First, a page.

Andrew Renneisen | Photo EditorFootball
Smooth transition: Wales ready to fill void left by Provo at tight end
When Beckett Wales steps onto a football field, the transformation starts to take place.
Increased intensity morphs his personality. He becomes a football player.
For the past two seasons, Wales did so at the expense of his emotions. But the Syracuse tight end also watched and noted how the player ahead of him on the depth chart maintained a level head on the field.
With the graduation of Nick Provo, Wales is stepping into a starting role and replacing one of the Orange’s most consistent producers. In an offensive system where tight ends are used heavily, Wales will need to apply that lesson to the field to have success this season.
“Character. How to hold your character on the field,” Wales said. “Not getting too emotional, not getting too under-emotional. Just keeping a level head the whole time is one of the things I learned.”
Wales is still searching for his first touchdown in a Syracuse uniform. But in Saturday’s 42-41 loss against Northwestern, he caught six passes for 49 yards — more yardage than he posted in both 2010 and 2011.
If Provo’s production in his four seasons with the Orange is any indication, Saturday’s game was only the start of Wales’ status as a go-to receiver for quarterback Ryan Nassib. In 2011, Provo caught 51 passes for 537 yards and scored seven touchdowns. He only had two touchdowns in his previous three seasons combined.
The 6-foot-3-inch, 235-pound Wales will be counted on to help an offense looking to improve after a down season. Wales said he doesn’t feel pressure to repeat Provo’s performances, but instead is motivated to provide similar production. If there’s pressure at all, he said it’s a “great form of pressure.”
Wales is going to have his opportunities to translate that motivation into big plays for Syracuse.
“Especially at that position, what we do at that position,” offensive coordinator Nathaniel Hackett said. “I’ve always made the joke that in college football, nobody covers running backs and tight ends, so it’s nice to have a guy like Beckett there that can fill in that role like (Provo), and it’s going to be exciting to see what he can do.”
That started immediately Saturday.
On Syracuse’s first offensive play of the 2012 season, Nassib lined up in the shotgun with Wales on the left side of the line. The quarterback took the snap and faked a handoff to running back Jerome Smith. Wales blew past Northwestern linebacker Chi Chi Ariguzo, who immediately turned as he realized what just happened.
Wales ran out over the middle, and Nassib found him wide open for a 17-yard pass and a first down. Perhaps it was a sign of things to come for Wales and the SU offense.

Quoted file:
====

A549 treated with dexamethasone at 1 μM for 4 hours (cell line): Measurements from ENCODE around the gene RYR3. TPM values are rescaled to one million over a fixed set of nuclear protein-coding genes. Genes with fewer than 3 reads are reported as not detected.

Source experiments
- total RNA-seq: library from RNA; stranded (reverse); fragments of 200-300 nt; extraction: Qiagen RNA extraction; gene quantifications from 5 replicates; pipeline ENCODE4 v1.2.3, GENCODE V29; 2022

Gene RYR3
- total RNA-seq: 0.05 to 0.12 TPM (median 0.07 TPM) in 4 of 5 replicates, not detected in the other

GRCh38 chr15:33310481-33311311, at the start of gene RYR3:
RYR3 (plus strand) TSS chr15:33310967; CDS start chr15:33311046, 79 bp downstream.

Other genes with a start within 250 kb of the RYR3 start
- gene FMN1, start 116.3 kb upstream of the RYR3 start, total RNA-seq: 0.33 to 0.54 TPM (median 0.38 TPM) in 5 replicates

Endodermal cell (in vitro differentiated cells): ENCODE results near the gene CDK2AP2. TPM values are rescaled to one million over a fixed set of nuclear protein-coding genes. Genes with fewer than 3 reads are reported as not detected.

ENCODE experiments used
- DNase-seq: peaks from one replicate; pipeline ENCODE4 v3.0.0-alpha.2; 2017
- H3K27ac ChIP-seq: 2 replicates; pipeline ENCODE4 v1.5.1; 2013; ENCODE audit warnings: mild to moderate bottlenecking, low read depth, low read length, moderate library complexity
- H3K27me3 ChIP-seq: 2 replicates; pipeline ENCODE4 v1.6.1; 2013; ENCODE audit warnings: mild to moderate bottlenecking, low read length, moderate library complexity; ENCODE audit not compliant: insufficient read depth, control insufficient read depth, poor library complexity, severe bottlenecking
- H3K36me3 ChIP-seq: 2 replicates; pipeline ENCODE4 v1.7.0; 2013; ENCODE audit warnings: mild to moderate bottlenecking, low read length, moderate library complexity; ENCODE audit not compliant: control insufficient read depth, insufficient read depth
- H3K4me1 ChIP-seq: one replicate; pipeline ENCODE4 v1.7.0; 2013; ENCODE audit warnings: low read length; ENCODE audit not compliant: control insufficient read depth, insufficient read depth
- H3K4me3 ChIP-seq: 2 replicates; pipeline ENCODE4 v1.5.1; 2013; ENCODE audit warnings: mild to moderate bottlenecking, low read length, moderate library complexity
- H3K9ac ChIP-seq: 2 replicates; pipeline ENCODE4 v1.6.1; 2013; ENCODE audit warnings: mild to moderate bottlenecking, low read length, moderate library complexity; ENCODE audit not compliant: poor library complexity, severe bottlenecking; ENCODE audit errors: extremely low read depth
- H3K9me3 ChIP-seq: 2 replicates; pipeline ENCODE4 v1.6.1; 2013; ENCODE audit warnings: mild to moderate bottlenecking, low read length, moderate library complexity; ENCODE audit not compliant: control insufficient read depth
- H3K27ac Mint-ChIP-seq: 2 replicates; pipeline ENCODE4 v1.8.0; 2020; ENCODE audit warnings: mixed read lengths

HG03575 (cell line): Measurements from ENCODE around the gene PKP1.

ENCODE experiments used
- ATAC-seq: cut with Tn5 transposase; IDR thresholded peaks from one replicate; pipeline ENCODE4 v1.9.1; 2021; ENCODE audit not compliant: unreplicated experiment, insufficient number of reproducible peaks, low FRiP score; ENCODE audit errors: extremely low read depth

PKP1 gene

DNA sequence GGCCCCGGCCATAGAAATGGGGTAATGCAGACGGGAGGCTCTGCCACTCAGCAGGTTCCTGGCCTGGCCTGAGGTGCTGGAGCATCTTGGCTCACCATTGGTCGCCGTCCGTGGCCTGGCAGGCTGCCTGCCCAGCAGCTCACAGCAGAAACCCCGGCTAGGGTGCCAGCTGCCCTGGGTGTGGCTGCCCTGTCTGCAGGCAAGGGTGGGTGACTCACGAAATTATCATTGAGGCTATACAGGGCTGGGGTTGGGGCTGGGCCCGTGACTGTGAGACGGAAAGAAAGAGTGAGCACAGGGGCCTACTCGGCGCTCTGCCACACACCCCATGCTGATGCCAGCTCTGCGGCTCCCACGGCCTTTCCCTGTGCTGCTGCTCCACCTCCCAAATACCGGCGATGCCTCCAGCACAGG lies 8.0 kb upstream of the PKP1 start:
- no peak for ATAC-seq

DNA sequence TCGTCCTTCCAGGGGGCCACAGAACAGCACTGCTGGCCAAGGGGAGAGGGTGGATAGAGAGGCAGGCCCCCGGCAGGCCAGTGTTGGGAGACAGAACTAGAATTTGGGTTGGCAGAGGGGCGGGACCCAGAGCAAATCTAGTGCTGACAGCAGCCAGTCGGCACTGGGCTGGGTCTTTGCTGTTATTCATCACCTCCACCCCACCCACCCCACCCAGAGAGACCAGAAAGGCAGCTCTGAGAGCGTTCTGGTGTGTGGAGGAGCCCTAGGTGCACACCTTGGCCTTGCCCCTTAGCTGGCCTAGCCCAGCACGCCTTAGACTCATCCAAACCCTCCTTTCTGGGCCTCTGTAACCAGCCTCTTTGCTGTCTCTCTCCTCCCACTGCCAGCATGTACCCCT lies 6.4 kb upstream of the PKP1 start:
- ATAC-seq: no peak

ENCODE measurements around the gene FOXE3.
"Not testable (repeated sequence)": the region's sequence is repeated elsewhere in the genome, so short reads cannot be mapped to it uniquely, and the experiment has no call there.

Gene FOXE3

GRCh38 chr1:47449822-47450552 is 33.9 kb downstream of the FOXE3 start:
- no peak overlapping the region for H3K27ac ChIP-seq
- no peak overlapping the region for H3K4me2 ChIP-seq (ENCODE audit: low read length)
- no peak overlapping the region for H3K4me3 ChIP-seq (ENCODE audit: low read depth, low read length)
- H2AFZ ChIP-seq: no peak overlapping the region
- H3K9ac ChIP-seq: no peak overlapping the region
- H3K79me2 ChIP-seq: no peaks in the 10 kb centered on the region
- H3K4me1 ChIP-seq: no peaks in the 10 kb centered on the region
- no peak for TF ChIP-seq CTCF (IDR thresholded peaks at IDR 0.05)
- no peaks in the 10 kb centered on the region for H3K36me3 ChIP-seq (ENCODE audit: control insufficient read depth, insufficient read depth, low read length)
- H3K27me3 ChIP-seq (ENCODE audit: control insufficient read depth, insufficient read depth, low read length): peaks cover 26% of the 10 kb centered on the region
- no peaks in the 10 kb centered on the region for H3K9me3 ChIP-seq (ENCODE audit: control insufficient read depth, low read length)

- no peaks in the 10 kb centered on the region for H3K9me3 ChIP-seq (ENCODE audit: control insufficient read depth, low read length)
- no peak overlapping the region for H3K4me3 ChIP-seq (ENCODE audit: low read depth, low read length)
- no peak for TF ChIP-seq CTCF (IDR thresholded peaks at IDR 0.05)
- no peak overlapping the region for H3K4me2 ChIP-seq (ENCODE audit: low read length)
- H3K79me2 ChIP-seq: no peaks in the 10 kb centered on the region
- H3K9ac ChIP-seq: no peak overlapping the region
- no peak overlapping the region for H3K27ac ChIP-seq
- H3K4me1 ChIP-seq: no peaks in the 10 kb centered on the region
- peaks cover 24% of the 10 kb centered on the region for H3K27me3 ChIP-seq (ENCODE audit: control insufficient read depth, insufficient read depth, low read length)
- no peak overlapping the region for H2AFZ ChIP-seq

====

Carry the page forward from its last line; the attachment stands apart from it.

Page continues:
Right from the start, Hackett’s play-calling showed Wales will be a major contributor to this offense.
“It’s great to play behind somebody like that, or come up and learn from somebody like that. And how he set goals for me to accomplish. It’s just things like that just make me want to play harder.”
Beckett Wales, SU tight end
If Nassib had any concerns at all about losing Provo, Wales dispelled them right away. In the days leading up to the game, Wales said he and Nassib already built a game-ready chemistry early in training camp.
“The chemistry with me and Ryan, I think, is great,” Wales said. “When I run a route, I pretty much know when I’m going to get the ball. And that’s a great thing to know, because when I turn around to expect the ball, and it’s there, it’s a great feeling.”
Three plays after his first catch of the 2012 season, Wales put his blocking skills on display on third-and-4 when he drove Ariguzo off the line of scrimmage so Nassib could rush up the middle for about two yards, setting up an Orange field goal.
Throughout training camp, Wales started off each practice working with head coach Doug Marrone and fellow tight ends Max Beaulieu and Ron Thompson. Marrone, who took over the responsibilities of coaching tight ends after last season, emphasized exploding off the line and driving the defender back.
Running at the defender, rather than staying stationary at the line and blocking from that position, was a constant focus. Day by day, Wales worked on it and improved.
In SU’s first drive of the season, Wales revealed his all-around abilities.
The lone hiccup came in the second quarter when Wales fumbled, and Northwestern’s Davion Fleming recovered the ball.
During training camp, Nassib said he expected to have the same type of connection with Wales that he had with Provo. Saturday’s game is a small sample size for sure, but it was enough to offer a glimpse at what Wales can do.
“Beckett is definitely somebody that has filled the role for the position Provo had,” Nassib said. “Beckett learned underneath Provo, so it doesn’t surprise me that their games are kind of similar, that we have a similar connection.”
Wales said he and Provo spent a lot of time together over the past few years. While Provo taught him plenty, Wales learned just as much from how Provo carried himself on the field.
With his emotions always in check, Provo was a steady force in SU’s offense.
Hackett said both Wales and Provo play with “ferociousness.” Provo tempered his aggression, something Wales is looking to do himself. Wales saw Provo play the way he did. He watched him rack up consistent yardage.
Now, it’s his turn.
“It’s great to play behind somebody like that, or come up and learn from somebody like that,” Wales said. “And how he set goals for me to accomplish.
“It’s just things like that just make me want to play harder.”
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